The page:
VTEC, 9000rpm and an open-top. It might be winter but NOW is the time to buy the Honda S2000. That being said, what’s it actually like?

No matter what I say in this piece, the one thing you need to take away from this is that this nutter revs to 9krpm. When we talk engines, the F20C has to be up there with one of the best ever made. For over 10 years it held the record for the highest power output-per-litre for a naturally aspirated engine… right up until some chaps from Maranello built the 458 Italia.

When you’re in the mood, there are few engines that will impress you as much as a VTEC motor. OK, you’ve got to rev the nuts off ‘em to get anywhere, and in doing so you make a song and a dance everywhere you go, but that’s the joy of the Honda S2000. Besides, it’s one of the strongest blocks out there, so adding in some forced induction will ramp up the torque.

Honda S2000

For a car that was styled in the ‘90s, the Honda S2000 has held up its end of the bargain in the looks department. It still looks contemporary, appealing and intriguing all at the same time. That elongated bonnet adds to the allure of this car. It also means that they could mount the engine as far back as physically possible to help with weight distribution. That also helps front-end turn in to make it razor sharp… but more of that later in a minute.

Inside, the Honda S2000 has started to look a little dated. The one positive from that is that ‘90s Japanese interiors focused on the driver. The entire dashboard and switches are pointed towards the pilot. It’s a driver-focused car after all, so why wouldn’t you want the switches pointing your way? Unfortunately that design has been forgotten over recent years, with infotainment screens pointing straight towards the rear, rather than towards the person most likely to operate them.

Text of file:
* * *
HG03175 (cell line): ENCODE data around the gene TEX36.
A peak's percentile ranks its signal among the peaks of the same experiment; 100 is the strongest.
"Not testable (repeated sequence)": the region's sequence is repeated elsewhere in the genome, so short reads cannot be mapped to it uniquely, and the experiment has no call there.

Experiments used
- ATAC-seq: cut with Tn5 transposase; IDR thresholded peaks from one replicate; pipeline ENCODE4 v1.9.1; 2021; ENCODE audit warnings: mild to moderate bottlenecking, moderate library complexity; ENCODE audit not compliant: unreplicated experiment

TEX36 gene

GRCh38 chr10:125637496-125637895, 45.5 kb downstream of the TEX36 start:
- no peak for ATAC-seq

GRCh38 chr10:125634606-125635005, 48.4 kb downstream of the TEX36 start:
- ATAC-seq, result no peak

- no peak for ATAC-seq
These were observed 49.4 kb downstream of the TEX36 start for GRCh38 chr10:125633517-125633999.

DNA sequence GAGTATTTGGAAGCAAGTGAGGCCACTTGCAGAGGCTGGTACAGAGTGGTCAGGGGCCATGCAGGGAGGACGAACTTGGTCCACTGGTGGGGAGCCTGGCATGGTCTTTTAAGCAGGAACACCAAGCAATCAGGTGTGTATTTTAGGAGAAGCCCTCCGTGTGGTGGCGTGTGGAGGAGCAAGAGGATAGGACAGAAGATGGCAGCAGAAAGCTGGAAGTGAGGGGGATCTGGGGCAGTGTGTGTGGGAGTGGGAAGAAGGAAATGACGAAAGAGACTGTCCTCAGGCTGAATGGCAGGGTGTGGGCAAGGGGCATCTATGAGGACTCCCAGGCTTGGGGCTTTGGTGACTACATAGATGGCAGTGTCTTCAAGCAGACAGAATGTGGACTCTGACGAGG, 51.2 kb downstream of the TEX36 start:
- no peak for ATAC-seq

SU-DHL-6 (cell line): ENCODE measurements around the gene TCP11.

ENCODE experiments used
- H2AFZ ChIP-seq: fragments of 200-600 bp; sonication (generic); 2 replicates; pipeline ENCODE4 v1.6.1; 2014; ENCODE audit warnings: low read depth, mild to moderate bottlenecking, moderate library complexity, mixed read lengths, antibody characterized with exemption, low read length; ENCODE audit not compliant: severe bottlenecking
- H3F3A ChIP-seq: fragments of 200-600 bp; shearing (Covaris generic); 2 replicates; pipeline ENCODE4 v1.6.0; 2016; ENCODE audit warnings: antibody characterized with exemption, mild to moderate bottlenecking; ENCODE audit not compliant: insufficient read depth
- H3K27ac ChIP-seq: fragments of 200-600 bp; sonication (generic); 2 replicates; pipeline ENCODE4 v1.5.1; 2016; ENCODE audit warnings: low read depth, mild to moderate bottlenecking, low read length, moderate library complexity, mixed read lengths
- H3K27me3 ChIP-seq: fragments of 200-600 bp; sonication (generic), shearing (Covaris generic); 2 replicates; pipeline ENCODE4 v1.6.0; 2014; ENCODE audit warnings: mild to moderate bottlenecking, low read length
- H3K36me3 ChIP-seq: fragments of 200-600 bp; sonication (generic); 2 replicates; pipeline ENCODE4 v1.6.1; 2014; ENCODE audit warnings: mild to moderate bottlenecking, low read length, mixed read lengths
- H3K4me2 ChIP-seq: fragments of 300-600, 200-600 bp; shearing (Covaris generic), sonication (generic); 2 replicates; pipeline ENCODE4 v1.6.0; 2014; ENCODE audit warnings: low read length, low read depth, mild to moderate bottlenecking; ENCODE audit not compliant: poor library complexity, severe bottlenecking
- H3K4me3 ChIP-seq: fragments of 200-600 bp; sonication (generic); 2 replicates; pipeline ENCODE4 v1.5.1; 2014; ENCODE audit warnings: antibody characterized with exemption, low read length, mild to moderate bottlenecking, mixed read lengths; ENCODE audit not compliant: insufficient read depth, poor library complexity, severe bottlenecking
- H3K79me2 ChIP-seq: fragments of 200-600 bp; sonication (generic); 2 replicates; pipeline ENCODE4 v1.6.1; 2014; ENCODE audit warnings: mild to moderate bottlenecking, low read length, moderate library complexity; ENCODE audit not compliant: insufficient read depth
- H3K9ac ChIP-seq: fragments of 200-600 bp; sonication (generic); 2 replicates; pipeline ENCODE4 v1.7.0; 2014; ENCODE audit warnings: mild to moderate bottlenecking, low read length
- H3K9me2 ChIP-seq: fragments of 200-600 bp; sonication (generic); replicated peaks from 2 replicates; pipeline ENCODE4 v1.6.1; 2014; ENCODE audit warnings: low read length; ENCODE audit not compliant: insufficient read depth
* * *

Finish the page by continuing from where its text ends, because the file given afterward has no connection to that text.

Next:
Honda S2000

Where the interior is let down though is the stereo. This is a 2009 model, yet we still use the original radio without auxiliary or Bluetooth connectivity? Strange. And just makes things a little 1999.

There is another downside. At 70mph, the wind noise, even with the roof up, is horrendous. Without auxiliary, on long journeys I used headphones (the terrible ones you get with the iPhone) and even on full volume I was struggling to hear the music over the wind noise. I spent about 20 minutes on the road trying to work out whether the roof was open slightly or a window was down. It’s actually that bad. There is a solution though, there’s a GT hard top, available. OK dine, you’ll want the top down in the summer, but over winter it could be a welcome addition.

The seating position is quite simply, sublime. You sit nice and low, meaning your legs can stretch out towards the pedals, rather than all cramped up. There’s a good level of adjustment too and headroom isn’t really an issue.

Honda S2000

Honda S2000: The Drive

There are few cars that make you think about what you’re doing quite as much as the S2K. On AD08Rs in the wet, the snap oversteer is exciting and a little unnerving. On your way to work before the coffee has had a chance to filter through your body, suddenly sliding isn’t how you want to start your day. After a quick trip back home to change you know what, you then chuck it in, pin the throttle and have some fun. It’s not a difficult car to slide or control when you’re in the mood for it. But you better be in the mood when you go for a drive, if you’re too generous on the throttle in any corner you’ll enter snap oversteer.